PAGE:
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Survey: Average Employee Believes They Lost Nearly $10,000 in Raises During the Pandemic

  • Thirty percent of respondents in a recent survey of remote workers say they have experienced a delay or denial of an expected promotion, with 21 percent saying they experienced a promotion freeze
  • Most respondents picked up their efforts during the COVID-19 pandemic in an effort to earn a promotion
  • 40 percent said they are considering a change in career, return to school, or long break in the next six months

Summary by Dirk Langeveld

More than one in five remote workers has seen an expected promotion fail to materialize during the COVID-19 pandemic, according to a recent survey of 1,000 remote workers by the human resources software company BambooHR.

Sixty-nine percent of respondents said their company has implemented cost-cutting measures such as hiring freezes, salary or benefits reductions or freezes or delays in promotions due to the pandemic and the associated economic downturn. Thirty percent said an expected promotion was delayed or denied, while 21 percent said they experienced a freeze on promotions. Respondents said the average financial loss due to a delayed or frozen promotion was $9,823.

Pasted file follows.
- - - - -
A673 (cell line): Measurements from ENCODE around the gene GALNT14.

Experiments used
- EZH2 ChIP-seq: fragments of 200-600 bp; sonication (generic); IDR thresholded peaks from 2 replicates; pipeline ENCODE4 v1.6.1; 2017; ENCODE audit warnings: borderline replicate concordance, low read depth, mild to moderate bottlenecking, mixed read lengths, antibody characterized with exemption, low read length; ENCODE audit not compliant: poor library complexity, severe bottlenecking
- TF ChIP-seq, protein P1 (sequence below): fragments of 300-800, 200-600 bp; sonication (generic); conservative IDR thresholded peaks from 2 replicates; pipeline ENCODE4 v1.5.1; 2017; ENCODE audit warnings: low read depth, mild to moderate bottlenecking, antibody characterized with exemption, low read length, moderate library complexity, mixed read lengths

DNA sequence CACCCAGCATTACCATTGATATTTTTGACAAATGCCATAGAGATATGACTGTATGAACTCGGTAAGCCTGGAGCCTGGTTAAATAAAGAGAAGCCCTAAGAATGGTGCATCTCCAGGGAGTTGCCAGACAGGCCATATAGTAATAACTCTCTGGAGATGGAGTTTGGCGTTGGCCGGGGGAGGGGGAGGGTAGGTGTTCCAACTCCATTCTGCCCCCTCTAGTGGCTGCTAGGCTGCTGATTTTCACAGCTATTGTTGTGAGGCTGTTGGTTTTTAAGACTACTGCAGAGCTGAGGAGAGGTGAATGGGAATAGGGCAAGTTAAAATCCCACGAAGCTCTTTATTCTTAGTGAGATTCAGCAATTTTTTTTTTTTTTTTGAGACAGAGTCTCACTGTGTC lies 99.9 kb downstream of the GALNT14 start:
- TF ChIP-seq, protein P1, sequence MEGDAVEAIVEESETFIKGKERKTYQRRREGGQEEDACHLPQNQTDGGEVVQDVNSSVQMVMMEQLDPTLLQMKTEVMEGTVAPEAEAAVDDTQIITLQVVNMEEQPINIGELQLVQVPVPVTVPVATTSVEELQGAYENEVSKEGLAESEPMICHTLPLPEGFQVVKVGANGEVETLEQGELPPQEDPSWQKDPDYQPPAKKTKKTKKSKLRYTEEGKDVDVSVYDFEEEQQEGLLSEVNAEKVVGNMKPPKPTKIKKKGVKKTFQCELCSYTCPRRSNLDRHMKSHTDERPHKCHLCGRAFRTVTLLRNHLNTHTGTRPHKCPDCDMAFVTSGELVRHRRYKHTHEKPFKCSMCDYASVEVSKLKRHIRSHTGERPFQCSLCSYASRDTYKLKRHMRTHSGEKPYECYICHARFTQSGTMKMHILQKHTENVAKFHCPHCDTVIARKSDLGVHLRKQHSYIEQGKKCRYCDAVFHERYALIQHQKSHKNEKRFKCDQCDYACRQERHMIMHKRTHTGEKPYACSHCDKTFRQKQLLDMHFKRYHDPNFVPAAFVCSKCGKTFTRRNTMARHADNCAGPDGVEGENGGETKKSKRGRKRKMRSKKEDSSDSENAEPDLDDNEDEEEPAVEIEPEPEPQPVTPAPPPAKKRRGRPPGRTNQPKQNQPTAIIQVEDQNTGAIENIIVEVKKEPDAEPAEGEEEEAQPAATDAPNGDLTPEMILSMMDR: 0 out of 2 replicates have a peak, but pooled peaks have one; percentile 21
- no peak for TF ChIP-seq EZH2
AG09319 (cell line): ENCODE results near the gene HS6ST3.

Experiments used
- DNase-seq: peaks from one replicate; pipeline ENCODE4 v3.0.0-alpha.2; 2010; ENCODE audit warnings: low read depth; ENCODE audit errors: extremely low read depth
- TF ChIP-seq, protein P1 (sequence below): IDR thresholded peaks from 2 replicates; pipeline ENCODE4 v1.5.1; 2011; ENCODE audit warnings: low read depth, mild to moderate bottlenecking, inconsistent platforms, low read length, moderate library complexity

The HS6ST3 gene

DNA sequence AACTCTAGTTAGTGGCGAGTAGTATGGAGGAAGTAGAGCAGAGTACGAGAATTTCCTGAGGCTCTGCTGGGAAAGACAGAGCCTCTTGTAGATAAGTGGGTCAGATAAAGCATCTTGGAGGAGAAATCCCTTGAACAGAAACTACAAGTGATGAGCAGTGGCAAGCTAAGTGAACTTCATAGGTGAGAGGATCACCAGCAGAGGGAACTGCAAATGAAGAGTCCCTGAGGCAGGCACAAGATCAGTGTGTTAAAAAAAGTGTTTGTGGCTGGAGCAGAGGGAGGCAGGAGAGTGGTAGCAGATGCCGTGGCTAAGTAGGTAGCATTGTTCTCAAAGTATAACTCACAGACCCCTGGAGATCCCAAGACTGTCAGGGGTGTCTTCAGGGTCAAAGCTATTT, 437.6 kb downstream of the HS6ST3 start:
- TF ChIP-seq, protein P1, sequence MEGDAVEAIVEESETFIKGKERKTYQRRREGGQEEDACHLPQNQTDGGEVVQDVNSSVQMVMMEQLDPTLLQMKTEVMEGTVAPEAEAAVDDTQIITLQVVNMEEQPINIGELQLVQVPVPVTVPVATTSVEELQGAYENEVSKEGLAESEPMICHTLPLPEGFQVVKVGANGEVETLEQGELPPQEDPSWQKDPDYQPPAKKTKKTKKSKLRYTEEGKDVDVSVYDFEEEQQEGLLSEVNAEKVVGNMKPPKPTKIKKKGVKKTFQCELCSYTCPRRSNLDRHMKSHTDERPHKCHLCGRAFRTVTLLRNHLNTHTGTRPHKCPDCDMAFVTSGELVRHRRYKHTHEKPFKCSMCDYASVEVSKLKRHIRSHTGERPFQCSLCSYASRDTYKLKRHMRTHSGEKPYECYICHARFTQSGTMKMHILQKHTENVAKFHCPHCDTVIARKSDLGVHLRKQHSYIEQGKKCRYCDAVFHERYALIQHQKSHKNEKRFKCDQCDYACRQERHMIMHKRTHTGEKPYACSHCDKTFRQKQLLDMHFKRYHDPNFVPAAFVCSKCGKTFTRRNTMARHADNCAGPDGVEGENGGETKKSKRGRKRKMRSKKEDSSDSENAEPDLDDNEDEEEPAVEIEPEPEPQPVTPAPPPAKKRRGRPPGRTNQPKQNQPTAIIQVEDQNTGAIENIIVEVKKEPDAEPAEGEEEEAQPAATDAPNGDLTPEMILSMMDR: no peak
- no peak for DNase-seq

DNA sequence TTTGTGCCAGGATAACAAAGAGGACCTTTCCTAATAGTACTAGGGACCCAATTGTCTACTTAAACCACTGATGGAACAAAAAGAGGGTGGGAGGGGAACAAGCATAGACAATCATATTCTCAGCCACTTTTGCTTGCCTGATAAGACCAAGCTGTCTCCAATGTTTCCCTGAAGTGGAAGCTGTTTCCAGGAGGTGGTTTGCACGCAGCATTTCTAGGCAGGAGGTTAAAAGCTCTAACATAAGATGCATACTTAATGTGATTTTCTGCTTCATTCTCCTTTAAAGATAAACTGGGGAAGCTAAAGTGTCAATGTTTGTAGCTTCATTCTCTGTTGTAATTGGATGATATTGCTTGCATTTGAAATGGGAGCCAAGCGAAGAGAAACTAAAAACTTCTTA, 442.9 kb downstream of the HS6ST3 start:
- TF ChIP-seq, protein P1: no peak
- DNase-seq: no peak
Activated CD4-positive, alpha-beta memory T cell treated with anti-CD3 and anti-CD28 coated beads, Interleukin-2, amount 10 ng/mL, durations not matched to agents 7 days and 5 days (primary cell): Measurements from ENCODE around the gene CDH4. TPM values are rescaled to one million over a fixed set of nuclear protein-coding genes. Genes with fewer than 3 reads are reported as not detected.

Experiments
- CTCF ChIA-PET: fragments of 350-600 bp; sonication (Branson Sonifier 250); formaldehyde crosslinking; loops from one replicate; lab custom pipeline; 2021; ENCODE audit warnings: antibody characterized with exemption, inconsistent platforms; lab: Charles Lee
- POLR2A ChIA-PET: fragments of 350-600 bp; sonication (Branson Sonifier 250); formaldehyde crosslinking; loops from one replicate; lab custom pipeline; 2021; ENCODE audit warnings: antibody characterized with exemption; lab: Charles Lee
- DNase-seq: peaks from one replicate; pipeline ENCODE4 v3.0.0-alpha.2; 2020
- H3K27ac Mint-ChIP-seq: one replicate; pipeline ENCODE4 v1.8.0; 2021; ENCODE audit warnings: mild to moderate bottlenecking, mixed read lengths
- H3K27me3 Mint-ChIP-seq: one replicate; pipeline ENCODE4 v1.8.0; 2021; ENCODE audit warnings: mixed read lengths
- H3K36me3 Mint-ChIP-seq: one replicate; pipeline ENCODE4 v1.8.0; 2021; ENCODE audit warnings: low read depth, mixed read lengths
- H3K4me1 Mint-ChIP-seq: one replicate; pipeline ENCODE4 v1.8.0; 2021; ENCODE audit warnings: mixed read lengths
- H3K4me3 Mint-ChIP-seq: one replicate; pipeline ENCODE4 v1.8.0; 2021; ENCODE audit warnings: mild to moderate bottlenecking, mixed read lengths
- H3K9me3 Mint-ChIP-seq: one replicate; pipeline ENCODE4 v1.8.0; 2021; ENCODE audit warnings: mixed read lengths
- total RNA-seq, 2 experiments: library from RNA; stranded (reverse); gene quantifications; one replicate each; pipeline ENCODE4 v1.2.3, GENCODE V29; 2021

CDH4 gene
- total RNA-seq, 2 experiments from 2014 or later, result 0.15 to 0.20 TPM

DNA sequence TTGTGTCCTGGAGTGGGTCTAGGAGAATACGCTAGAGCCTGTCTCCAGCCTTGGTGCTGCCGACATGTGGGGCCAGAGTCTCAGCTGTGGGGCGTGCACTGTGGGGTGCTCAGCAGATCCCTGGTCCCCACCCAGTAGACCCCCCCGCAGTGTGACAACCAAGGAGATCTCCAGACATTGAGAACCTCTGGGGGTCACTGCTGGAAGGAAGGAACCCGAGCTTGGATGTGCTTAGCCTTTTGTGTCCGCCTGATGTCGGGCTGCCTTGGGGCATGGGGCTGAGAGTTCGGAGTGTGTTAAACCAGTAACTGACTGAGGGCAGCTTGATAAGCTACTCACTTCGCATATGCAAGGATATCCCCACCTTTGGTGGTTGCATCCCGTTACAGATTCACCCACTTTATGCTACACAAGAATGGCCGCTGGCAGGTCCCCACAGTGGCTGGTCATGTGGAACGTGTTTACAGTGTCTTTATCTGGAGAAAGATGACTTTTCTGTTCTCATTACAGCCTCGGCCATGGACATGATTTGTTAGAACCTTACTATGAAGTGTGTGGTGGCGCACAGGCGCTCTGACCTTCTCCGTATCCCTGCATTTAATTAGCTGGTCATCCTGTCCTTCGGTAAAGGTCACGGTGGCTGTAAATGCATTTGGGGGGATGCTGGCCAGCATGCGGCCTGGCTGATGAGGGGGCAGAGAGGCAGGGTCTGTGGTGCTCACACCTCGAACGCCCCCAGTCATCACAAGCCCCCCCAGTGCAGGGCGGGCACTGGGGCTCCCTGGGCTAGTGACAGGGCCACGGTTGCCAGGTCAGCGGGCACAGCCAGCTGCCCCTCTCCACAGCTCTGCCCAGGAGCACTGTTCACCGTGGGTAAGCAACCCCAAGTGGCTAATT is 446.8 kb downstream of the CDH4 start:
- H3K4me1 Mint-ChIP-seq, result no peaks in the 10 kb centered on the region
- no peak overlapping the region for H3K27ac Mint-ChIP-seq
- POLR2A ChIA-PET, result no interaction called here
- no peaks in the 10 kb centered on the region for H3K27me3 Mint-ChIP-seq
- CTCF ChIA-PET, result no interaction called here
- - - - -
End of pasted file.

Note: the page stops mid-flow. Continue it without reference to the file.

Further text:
Other findings included:

  • 56 percent said they worked hard to try to earn a promotion, 50 percent volunteered for extra responsibilities or projects, 40 percent took on the duties or someone who had been laid off or had their hours reduced, 38 percent worked on their days off, and 29 percent worked hard enough to experience burnout
  • 78 percent said they believe the pandemic has had a negative impact on their career, with 25 percent blaming burnout and 25 percent blaming a more challenging work/life balance
  • 79 percent said they experienced burnout at least once a month, with 53 percent saying they experienced it weekly
  • 40 percent of respondents said they expect to search for new job, switch careers or industries, resume education, or take a long break in the next six months
  • In discussing the findings, recommends that employers who can’t afford to institute raises or promotions can offer bonuses, shorten meetings, encourage workers to build breaks into their days, or work to improve communications with their workers

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